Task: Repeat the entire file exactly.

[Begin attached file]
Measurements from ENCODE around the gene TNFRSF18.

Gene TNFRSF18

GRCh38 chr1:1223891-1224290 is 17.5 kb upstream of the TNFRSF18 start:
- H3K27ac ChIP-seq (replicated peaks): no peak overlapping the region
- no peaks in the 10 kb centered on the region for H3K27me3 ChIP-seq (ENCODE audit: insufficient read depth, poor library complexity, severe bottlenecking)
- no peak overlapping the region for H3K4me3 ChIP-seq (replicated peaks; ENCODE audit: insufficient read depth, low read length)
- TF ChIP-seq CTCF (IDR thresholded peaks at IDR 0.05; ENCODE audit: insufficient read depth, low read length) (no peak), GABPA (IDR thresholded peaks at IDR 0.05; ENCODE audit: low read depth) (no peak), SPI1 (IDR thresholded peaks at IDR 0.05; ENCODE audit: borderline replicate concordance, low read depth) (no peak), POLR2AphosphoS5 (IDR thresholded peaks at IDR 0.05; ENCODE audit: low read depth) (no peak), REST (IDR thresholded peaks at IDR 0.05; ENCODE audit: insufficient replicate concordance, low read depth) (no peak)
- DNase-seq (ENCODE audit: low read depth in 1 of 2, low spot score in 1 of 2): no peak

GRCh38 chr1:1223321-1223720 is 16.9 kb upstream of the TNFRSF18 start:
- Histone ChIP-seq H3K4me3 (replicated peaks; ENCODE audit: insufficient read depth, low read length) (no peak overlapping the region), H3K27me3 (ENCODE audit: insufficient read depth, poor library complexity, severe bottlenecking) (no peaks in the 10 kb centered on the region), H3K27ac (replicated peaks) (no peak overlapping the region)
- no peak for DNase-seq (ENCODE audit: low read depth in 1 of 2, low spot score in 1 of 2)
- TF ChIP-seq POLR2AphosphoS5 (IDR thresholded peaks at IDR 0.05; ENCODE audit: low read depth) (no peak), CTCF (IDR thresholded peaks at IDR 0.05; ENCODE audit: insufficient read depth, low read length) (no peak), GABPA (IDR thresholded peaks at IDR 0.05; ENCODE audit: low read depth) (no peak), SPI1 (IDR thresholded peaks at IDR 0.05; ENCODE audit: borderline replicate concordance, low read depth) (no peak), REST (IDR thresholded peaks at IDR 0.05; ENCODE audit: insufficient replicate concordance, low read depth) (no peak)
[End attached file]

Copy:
Measurements from ENCODE around the gene TNFRSF18.

Gene TNFRSF18

GRCh38 chr1:1223891-1224290 is 17.5 kb upstream of the TNFRSF18 start:
- H3K27ac ChIP-seq (replicated peaks): no peak overlapping the region
- no peaks in the 10 kb centered on the region for H3K27me3 ChIP-seq (ENCODE audit: insufficient read depth, poor library complexity, severe bottlenecking)
- no peak overlapping the region for H3K4me3 ChIP-seq (replicated peaks; ENCODE audit: insufficient read depth, low read length)
- TF ChIP-seq CTCF (IDR thresholded peaks at IDR 0.05; ENCODE audit: insufficient read depth, low read length) (no peak), GABPA (IDR thresholded peaks at IDR 0.05; ENCODE audit: low read depth) (no peak), SPI1 (IDR thresholded peaks at IDR 0.05; ENCODE audit: borderline replicate concordance, low read depth) (no peak), POLR2AphosphoS5 (IDR thresholded peaks at IDR 0.05; ENCODE audit: low read depth) (no peak), REST (IDR thresholded peaks at IDR 0.05; ENCODE audit: insufficient replicate concordance, low read depth) (no peak)
- DNase-seq (ENCODE audit: low read depth in 1 of 2, low spot score in 1 of 2): no peak

GRCh38 chr1:1223321-1223720 is 16.9 kb upstream of the TNFRSF18 start:
- Histone ChIP-seq H3K4me3 (replicated peaks; ENCODE audit: insufficient read depth, low read length) (no peak overlapping the region), H3K27me3 (ENCODE audit: insufficient read depth, poor library complexity, severe bottlenecking) (no peaks in the 10 kb centered on the region), H3K27ac (replicated peaks) (no peak overlapping the region)
- no peak for DNase-seq (ENCODE audit: low read depth in 1 of 2, low spot score in 1 of 2)
- TF ChIP-seq POLR2AphosphoS5 (IDR thresholded peaks at IDR 0.05; ENCODE audit: low read depth) (no peak), CTCF (IDR thresholded peaks at IDR 0.05; ENCODE audit: insufficient read depth, low read length) (no peak), GABPA (IDR thresholded peaks at IDR 0.05; ENCODE audit: low read depth) (no peak), SPI1 (IDR thresholded peaks at IDR 0.05; ENCODE audit: borderline replicate concordance, low read depth) (no peak), REST (IDR thresholded peaks at IDR 0.05; ENCODE audit: insufficient replicate concordance, low read depth) (no peak)